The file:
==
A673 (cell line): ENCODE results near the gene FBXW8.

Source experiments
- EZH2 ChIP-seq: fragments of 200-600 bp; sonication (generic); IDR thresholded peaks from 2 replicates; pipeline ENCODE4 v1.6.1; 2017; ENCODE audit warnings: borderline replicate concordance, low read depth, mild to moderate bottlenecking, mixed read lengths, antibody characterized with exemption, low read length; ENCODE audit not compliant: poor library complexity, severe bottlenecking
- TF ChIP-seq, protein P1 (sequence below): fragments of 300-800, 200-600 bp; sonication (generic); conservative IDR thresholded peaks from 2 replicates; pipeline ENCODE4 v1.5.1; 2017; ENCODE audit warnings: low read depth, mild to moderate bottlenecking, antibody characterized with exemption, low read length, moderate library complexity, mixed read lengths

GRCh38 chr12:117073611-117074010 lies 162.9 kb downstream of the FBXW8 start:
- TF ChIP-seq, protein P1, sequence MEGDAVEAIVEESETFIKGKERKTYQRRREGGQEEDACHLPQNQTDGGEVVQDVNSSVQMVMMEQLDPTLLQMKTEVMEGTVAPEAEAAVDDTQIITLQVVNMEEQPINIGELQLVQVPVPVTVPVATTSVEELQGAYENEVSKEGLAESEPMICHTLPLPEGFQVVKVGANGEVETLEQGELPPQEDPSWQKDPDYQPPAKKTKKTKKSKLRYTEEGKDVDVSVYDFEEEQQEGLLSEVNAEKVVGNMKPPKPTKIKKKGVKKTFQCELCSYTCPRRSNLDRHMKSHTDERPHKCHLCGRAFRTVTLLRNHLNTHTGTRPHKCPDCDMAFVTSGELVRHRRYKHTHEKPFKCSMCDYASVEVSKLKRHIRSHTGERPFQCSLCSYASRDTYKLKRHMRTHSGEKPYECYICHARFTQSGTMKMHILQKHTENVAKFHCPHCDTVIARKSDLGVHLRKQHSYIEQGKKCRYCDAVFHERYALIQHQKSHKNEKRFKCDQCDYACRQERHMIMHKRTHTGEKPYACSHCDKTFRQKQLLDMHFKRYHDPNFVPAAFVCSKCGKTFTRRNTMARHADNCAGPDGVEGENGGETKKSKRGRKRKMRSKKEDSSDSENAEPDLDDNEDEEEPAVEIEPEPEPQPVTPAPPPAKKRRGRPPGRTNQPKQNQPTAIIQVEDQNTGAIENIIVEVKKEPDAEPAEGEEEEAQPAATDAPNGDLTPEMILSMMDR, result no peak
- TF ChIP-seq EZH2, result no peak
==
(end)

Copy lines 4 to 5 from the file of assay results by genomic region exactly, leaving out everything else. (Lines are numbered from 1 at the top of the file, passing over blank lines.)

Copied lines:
- TF ChIP-seq, protein P1 (sequence below): fragments of 300-800, 200-600 bp; sonication (generic); conservative IDR thresholded peaks from 2 replicates; pipeline ENCODE4 v1.5.1; 2017; ENCODE audit warnings: low read depth, mild to moderate bottlenecking, antibody characterized with exemption, low read length, moderate library complexity, mixed read lengths

GRCh38 chr12:117073611-117074010 lies 162.9 kb downstream of the FBXW8 start: